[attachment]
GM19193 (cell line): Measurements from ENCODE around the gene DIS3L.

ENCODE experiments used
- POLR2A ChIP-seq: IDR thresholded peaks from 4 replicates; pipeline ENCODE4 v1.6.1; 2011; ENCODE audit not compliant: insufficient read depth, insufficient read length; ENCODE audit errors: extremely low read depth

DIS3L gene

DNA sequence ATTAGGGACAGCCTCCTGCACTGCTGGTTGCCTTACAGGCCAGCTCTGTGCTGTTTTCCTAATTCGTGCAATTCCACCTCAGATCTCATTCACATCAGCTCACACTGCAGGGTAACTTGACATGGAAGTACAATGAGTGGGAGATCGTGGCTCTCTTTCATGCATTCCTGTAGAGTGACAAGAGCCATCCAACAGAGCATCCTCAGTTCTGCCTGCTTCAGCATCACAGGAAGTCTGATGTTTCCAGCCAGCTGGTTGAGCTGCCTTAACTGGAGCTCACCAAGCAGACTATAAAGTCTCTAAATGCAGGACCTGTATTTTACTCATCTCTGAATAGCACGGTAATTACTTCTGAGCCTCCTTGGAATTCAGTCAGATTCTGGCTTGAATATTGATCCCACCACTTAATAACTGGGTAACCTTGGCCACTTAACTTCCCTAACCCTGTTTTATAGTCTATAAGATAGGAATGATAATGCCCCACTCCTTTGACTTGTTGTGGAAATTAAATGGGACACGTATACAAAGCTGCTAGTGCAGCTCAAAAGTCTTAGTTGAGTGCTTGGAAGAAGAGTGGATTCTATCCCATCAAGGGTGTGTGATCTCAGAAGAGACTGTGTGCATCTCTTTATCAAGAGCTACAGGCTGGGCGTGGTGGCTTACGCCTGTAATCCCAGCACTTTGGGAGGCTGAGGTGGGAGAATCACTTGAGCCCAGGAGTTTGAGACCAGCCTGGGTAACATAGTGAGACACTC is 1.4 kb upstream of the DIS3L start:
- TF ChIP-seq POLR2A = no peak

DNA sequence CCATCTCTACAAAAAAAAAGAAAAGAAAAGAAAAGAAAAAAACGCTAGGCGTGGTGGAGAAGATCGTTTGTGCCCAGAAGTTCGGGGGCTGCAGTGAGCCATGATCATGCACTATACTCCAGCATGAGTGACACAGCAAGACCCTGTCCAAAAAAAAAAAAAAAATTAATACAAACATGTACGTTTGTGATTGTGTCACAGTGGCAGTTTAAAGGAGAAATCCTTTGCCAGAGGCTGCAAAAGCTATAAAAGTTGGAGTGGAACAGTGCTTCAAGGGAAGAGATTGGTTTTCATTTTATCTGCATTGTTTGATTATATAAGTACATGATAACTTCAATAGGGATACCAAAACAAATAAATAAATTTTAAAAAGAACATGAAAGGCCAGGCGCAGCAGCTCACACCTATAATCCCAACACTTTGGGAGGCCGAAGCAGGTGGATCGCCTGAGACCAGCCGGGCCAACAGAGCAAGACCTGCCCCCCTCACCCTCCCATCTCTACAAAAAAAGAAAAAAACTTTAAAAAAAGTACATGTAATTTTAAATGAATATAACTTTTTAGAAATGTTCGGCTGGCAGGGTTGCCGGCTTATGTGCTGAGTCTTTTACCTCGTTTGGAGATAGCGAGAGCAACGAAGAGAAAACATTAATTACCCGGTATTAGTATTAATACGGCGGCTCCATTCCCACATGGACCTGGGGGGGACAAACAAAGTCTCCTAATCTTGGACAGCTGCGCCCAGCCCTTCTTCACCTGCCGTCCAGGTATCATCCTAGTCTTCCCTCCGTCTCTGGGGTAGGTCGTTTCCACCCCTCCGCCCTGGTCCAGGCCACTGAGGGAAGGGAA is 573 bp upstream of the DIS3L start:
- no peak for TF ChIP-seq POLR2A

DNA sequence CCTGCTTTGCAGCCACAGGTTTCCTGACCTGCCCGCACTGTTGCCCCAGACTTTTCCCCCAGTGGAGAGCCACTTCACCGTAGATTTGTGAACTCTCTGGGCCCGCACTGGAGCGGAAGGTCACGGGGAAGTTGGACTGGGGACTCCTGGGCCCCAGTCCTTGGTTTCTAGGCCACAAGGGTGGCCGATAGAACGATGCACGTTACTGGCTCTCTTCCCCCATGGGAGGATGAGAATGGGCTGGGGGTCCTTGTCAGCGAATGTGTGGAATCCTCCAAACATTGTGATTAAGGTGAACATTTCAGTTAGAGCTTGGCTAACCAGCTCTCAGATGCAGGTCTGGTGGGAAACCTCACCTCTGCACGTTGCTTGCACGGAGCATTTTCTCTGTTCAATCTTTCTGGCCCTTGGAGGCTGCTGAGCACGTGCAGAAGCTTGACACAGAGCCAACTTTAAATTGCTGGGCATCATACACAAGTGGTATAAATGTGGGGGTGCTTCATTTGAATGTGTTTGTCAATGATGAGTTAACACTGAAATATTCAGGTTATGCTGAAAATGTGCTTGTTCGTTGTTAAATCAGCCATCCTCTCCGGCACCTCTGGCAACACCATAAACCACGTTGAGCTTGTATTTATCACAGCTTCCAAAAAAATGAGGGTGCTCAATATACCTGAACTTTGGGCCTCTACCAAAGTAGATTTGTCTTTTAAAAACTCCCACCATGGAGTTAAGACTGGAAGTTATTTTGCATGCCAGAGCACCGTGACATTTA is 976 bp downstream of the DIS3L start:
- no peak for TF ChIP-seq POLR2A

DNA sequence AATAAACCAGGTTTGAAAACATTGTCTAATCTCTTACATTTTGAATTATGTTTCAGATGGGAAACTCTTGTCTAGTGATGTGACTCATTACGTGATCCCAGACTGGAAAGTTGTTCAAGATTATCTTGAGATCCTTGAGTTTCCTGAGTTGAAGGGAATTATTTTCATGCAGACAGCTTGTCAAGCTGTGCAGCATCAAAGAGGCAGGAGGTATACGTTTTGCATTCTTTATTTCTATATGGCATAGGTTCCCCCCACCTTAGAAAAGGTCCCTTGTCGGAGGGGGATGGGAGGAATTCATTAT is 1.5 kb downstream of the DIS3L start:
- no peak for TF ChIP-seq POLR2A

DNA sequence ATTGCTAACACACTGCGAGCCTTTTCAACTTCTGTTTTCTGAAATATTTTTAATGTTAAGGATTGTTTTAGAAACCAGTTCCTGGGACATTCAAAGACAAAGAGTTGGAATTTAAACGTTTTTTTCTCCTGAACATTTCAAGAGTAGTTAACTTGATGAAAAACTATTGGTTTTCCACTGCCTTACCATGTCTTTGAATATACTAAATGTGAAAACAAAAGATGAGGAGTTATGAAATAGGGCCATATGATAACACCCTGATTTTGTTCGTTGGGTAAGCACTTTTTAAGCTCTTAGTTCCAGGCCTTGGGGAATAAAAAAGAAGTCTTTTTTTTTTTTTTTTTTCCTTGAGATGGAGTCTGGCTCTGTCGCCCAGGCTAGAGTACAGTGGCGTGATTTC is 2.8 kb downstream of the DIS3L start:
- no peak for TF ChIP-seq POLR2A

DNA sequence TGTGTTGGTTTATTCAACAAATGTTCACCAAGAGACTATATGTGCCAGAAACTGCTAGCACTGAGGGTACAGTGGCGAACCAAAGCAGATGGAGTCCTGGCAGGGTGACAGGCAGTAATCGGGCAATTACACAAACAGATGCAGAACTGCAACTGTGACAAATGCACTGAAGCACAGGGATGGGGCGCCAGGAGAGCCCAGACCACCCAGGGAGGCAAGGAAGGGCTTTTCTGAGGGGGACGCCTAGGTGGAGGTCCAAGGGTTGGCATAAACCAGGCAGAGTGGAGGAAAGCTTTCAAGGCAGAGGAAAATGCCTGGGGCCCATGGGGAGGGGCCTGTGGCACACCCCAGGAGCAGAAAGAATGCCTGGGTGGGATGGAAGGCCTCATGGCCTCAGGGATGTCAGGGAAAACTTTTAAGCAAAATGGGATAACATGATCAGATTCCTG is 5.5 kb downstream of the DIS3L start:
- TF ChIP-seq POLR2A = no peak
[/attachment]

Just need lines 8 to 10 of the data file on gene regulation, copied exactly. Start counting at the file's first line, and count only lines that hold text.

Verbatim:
- no peak for TF ChIP-seq POLR2A

DNA sequence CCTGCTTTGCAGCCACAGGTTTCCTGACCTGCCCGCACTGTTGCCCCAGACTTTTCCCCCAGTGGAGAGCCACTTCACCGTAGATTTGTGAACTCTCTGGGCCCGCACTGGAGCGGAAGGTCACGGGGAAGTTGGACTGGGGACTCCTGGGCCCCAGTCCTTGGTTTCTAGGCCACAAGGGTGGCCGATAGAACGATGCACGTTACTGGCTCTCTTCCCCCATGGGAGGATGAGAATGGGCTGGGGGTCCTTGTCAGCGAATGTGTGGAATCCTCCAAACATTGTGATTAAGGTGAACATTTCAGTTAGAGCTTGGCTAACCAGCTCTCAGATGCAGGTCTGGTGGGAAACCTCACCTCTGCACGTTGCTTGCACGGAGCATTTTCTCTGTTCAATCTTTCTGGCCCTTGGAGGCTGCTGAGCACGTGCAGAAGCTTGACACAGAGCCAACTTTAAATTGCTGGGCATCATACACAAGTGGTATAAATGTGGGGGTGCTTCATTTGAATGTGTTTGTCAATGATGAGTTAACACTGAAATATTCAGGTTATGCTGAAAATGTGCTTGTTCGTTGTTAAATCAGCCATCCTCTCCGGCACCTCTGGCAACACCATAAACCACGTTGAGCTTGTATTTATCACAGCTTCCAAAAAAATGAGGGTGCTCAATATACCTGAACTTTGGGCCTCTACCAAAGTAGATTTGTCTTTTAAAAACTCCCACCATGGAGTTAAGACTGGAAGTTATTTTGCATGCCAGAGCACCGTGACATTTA is 976 bp downstream of the DIS3L start:
- no peak for TF ChIP-seq POLR2A